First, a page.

Saturday morning is a very early start, so I’m standing in the middle if a field together. This is a date. It is unlike any other date that I have been on.

For I’m not just with Joe — I’m also with Clover the border collie and a flock of sheep.

I’ve done dinner. I’ve done coffees. I’ve done art exhibitions and visits to standing stones. I’ve done opera and theatre and museum trips, and even lunch at a beach bar in Greece. But this is the first time I’ve ever done a date at 7am in the company of farm animals.

And I must say I’m enjoying it. Joe and I are close friends because we love dogs. I have my collie with me, too — Mollie is wriggling around like an eel on a string as she is desperate to join in. ‘Clover has been the best dog at rounding up sheep that I’ve ever had,’ says Joe, shouting and whistling while Clover whirls around snapping and crouching low until she eventually herds the sheep into a pen.

Lucy Cavendish, 54, shared her experience of bonding over her passion for the countryside with matches on dating website Muddy Matches. Pictured: Lucy with a model

Lucy Cavendish (54), shared the story of how she and her love for the countryside came together through Muddy Matches. Picture: Lucy and a model

‘Good dog,’ says Joe, stroking her head. Clover smiles lovingly at Joe. Joe looks good, which is not surprising. He’s tall and tousle-haired and, in his Barbour and moleskin trousers, checked shirt and sturdy boots, has ‘country’ written all over him. In fact, that’s a bit of a misconception. Joe is a Stroud-based computer programmer who also trains dogs for agility classes.

But that’s by the by. Joe, 42, is a passionate about the countryside and has met Joe online via Muddy Matches. This dating site was made for folks like me.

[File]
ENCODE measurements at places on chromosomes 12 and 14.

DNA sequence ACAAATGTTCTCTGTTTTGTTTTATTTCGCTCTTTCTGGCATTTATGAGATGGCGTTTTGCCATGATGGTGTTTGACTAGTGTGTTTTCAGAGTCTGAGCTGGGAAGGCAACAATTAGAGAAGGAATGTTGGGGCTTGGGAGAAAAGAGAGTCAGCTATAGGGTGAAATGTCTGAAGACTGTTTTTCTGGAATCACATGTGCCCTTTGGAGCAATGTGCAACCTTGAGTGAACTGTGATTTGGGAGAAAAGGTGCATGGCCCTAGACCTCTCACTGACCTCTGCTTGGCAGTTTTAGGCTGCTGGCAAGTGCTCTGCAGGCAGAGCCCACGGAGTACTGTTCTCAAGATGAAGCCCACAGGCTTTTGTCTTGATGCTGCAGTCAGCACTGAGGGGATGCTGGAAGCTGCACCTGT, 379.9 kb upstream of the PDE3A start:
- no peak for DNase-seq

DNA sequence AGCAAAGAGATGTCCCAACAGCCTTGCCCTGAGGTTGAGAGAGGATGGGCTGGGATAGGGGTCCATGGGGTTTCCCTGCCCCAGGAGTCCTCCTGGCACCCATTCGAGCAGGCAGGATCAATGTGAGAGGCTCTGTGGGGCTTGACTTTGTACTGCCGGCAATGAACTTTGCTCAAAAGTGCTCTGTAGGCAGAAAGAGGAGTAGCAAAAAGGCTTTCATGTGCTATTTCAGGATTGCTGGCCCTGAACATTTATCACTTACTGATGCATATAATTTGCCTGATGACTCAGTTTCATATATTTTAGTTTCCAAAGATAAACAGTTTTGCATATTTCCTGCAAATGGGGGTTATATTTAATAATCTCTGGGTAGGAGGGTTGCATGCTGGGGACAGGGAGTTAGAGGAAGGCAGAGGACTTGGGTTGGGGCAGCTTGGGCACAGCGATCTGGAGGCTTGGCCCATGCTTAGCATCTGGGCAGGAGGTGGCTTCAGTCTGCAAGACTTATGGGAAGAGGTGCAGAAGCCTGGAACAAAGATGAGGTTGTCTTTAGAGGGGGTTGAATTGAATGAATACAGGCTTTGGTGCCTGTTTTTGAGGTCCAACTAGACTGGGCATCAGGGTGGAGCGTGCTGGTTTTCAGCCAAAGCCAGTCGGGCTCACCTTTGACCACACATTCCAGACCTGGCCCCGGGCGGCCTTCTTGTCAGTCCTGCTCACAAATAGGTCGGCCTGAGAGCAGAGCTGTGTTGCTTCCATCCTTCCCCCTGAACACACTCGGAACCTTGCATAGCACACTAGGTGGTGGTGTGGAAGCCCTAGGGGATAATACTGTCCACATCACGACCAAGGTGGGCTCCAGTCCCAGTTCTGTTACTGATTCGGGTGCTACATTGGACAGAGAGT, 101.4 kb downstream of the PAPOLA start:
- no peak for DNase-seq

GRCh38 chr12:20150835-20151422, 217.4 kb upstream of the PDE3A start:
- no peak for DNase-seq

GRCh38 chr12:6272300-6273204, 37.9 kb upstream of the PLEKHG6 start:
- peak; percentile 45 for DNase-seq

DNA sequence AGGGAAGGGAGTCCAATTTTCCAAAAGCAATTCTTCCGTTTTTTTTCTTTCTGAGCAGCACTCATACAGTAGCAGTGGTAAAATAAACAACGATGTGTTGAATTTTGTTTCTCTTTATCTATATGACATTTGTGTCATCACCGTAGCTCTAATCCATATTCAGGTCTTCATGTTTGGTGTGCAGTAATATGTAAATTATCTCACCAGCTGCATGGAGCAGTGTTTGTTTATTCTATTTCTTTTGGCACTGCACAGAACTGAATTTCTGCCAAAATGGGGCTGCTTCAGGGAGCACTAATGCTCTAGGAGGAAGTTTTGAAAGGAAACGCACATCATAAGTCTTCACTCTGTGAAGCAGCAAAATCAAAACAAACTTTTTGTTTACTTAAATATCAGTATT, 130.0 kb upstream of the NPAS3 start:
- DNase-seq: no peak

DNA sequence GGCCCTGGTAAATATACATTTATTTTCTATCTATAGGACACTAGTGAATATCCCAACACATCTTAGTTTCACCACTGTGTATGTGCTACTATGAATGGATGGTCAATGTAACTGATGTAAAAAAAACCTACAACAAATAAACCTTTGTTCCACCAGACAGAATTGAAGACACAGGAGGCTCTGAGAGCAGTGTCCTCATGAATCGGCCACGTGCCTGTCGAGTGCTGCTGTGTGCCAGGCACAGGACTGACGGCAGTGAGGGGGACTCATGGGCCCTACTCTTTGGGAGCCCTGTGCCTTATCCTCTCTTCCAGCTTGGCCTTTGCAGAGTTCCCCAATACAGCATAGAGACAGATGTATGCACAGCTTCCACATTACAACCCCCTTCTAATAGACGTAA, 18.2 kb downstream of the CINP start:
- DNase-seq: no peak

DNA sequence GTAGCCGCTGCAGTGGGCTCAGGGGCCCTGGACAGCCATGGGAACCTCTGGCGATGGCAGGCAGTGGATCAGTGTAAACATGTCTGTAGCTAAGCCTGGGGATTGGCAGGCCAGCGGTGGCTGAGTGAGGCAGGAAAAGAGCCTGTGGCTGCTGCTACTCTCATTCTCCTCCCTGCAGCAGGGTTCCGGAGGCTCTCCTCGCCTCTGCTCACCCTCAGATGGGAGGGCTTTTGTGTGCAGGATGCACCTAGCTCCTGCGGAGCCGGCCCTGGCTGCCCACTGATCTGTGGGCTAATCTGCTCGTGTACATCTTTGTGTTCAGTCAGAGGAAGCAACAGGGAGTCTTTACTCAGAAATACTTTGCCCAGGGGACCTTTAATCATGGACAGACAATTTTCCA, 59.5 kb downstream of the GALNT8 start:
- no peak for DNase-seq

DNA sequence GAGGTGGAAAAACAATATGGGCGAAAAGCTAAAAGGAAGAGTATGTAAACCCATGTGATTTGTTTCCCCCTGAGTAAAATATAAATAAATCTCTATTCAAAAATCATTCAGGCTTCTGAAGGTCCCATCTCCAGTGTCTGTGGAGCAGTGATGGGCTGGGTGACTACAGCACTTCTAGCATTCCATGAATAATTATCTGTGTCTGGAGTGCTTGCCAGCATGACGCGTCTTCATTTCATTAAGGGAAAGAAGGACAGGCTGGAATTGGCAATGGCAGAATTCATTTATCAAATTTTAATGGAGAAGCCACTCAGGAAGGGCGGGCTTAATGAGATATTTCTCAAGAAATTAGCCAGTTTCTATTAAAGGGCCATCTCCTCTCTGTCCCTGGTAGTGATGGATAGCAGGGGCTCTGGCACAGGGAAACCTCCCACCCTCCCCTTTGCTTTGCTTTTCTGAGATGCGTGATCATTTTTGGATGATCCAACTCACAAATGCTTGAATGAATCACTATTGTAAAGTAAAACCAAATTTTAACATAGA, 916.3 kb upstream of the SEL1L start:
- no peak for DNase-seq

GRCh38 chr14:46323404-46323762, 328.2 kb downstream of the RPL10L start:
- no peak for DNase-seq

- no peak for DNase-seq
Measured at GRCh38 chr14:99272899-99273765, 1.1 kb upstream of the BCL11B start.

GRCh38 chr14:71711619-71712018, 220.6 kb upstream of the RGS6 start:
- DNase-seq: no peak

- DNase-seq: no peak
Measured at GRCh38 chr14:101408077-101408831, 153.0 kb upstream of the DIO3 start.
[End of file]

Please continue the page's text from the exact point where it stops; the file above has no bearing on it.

Joe is 54 years old and I’m a mother to four children. His approach was so friendly that we agreed to meet.

His first chat up line was ‘Which is your favourite country game fair?’ which led to a quickfire text chat about ferret races and hawk handlers.

Muddy Matches is all about this. Instead of the urban hook-up culture that is found on apps like Tinder and Hinge for professionals, Muddy Matches has a lot of men who repair tractors or keep chickens.

Evidently, the number of members has risen dramatically since the start of this pandemic. Co-founder Lucy Grand, 42, tells me it’s because people reconnected with the outdoors over lockdown — then started to move out of the towns and cities.

Another factor could be the Jeremy Clarkson influence. His TV series Clarkson’s Farm, complete with cute lambs, homemade honey and a thriving farm shop, made many a midlife woman hanker after a man in green wellies with whom to watch the sun go down over the Lower Field.

Bagging farmers suddenly becomes a popular trend as the Covid exiles move into the country.

Lucy (pictured) said Muddy Matches is a busy website and she only had to be on it a few hours before men started 'liking' her

Lucy (pictured), said Muddy matches is busy and that she had only to stay on the site for a couple of hours before her ‘likings’ started. 

The Muddy Matches started humblely. In the pub one night, Lucy and her sister Emma, who grew up on a farm on the Nottinghamshire-Bedfordshire border, wondered how on earth to meet someone given that they already knew everyone in their village.